DAY 7 Invisible Illness vs. Visible Illness

Picture these two separate scenes. 

In the first vignette,  a smiling young woman with a cumbersome backpack, hobbles on crutches towards heavy doors leading to a lecture hall. Before she can even touch the handle, two young men sprint up to open the door as well as  politely offer to carry her bag till she is sitting comfortably at her desk.  She is an accepted part of the young men’s social group. Her disability, although permanent, does not repulse the other students but elicits empathy.

 A diametrically opposed scene focuses on another young, pretty woman but she slouches with her head is down. As she struggles weakly with the same heavy doors, an impatient young man sighs, shakes his head at her and roughly yanks the door open . He steps quickly past her after glancing at her sideways because her hands are trembling, she refuses eye contact and appears to be anxious and ill at ease.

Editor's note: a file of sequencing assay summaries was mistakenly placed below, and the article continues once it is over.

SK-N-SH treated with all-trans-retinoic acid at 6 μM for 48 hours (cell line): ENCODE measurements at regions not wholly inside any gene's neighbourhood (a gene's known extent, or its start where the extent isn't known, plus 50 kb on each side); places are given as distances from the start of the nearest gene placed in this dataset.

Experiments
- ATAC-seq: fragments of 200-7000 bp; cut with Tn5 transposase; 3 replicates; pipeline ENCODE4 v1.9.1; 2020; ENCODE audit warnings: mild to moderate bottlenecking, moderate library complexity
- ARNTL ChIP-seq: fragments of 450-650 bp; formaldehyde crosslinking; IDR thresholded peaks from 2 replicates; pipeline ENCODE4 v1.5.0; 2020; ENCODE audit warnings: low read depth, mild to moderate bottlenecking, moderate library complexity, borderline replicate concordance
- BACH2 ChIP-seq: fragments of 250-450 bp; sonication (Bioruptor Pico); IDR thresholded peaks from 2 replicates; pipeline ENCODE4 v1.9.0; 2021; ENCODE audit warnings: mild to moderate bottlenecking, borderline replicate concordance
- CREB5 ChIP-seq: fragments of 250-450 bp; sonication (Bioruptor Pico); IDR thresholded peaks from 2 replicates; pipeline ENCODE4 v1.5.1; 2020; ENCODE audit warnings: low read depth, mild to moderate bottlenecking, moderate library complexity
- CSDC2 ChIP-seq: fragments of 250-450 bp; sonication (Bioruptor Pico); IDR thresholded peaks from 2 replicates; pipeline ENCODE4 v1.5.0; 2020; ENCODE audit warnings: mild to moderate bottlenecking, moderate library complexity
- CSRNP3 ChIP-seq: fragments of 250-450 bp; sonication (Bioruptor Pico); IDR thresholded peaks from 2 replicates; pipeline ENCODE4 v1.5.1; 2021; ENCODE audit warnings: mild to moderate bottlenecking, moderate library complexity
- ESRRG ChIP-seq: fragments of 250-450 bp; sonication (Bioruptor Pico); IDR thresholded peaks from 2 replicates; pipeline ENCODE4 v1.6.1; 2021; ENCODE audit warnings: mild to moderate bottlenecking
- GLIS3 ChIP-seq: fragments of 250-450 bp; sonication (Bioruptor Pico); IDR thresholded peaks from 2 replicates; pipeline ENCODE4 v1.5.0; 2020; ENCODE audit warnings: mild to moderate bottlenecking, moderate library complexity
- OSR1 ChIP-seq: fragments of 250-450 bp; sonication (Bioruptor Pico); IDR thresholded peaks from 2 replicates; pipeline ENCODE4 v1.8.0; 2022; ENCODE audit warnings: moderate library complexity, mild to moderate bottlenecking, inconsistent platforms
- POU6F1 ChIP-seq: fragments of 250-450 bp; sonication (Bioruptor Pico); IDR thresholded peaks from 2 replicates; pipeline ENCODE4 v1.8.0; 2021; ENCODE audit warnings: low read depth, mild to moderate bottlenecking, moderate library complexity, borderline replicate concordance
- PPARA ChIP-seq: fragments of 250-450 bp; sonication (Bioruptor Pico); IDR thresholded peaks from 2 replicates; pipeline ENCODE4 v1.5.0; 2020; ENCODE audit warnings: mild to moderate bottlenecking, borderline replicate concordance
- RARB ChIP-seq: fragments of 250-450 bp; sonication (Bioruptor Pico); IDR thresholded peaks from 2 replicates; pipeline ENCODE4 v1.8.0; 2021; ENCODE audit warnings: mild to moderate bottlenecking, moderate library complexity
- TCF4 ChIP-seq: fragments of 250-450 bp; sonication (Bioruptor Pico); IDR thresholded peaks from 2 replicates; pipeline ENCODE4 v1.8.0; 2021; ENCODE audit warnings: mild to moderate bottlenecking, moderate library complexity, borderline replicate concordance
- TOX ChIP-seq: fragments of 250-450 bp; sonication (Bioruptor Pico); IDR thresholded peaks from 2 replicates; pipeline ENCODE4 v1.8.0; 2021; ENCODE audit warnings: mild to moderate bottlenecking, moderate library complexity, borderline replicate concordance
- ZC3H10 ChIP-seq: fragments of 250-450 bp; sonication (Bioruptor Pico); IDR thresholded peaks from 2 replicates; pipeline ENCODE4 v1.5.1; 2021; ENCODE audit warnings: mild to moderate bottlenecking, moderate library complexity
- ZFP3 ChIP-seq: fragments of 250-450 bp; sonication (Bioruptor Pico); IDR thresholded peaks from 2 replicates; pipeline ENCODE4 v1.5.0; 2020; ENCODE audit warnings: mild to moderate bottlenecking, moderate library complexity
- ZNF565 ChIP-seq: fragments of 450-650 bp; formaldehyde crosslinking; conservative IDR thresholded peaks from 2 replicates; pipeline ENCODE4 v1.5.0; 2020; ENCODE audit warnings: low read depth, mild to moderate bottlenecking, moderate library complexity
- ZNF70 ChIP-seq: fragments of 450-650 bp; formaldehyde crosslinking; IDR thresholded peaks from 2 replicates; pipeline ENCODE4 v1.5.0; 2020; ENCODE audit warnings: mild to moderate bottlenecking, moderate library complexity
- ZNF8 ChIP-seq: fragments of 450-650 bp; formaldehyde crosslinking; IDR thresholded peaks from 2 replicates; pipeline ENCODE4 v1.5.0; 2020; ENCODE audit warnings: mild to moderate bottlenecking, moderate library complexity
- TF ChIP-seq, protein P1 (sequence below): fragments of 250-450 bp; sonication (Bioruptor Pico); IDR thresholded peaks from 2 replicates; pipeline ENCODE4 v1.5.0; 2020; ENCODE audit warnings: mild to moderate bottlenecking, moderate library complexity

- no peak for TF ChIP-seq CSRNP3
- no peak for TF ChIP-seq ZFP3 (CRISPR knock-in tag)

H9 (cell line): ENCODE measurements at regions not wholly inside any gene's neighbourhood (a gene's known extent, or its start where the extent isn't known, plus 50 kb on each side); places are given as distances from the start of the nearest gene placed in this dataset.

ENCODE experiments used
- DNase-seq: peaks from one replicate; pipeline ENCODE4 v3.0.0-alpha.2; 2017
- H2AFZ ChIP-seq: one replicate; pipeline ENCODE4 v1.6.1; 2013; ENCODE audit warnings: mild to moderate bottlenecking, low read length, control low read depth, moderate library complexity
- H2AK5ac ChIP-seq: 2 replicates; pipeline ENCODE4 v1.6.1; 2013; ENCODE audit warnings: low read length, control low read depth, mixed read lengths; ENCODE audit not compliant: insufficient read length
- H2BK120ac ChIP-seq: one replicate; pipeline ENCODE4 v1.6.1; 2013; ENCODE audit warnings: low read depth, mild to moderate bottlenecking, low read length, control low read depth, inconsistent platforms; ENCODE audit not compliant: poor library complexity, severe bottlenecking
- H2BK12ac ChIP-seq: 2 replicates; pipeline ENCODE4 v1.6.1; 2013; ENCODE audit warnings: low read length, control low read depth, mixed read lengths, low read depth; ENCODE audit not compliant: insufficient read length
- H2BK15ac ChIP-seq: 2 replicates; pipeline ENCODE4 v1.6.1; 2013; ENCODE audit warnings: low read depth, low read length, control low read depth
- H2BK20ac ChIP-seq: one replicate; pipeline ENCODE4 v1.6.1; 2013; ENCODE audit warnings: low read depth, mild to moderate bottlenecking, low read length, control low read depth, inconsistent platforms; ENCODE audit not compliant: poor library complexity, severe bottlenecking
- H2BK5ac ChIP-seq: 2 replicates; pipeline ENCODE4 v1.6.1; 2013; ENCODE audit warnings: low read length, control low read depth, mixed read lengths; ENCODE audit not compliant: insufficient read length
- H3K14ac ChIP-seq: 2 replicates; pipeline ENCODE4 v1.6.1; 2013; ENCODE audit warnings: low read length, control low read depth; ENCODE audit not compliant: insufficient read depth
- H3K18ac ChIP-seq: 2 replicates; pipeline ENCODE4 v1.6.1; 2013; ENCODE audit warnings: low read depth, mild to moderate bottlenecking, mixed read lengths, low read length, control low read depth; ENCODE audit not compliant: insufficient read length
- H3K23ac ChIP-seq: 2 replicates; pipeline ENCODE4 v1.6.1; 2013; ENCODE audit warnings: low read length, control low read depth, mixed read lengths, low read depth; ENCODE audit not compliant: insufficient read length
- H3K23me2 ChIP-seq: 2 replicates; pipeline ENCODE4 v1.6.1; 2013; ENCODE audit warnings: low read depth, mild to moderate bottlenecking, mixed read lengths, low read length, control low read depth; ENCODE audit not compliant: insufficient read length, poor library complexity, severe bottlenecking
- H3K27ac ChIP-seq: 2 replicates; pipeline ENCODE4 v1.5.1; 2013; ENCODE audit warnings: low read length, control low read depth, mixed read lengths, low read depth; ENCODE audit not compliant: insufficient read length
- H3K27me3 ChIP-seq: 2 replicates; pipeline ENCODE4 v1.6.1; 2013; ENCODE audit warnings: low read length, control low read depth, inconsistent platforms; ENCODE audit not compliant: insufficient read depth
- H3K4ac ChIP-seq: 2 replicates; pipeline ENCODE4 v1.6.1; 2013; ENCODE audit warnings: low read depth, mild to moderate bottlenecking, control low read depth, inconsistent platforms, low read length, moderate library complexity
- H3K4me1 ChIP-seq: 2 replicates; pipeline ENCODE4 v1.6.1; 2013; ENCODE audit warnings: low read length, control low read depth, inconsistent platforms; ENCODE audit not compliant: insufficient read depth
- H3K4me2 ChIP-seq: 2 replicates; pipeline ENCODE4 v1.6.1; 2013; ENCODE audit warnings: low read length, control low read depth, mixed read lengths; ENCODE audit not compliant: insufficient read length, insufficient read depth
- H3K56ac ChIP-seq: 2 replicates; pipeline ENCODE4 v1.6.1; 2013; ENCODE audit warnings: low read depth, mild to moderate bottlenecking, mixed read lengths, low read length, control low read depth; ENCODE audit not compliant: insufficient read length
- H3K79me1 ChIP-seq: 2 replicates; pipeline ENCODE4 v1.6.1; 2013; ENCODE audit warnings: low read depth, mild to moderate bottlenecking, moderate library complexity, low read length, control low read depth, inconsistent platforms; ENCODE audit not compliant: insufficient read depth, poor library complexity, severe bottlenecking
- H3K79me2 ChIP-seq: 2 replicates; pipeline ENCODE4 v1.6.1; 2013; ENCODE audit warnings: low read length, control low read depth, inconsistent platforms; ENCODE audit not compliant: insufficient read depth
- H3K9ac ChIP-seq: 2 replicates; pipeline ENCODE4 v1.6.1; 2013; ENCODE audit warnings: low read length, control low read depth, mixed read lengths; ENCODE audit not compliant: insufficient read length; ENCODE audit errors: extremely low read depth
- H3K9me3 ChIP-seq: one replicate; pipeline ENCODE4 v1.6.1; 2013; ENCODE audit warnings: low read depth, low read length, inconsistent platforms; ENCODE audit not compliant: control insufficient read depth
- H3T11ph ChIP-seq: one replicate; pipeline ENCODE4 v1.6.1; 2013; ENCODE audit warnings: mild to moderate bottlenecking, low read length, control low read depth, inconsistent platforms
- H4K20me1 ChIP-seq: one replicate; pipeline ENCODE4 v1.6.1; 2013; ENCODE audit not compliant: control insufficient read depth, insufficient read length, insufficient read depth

The first woman’s physical disability is clearly understood by the male students; they confidently offer the kind of help that she needs. The second woman makes the young guy uncomfortable because it is obvious that she is  emotionally or mentally ill but he really does not exactly know why she is ill or how to help her.

 Mental illness has the power to marginalize people.

Physical illness gathers people together.

Some people in tremendous emotional pain, cut their arms, legs, etc. because physical pain takes their mind off mental pain and other people rush to help them.  

Clearly society in general needs information  before they change their prejudiced and fearful attitudes towards the mentally ill.


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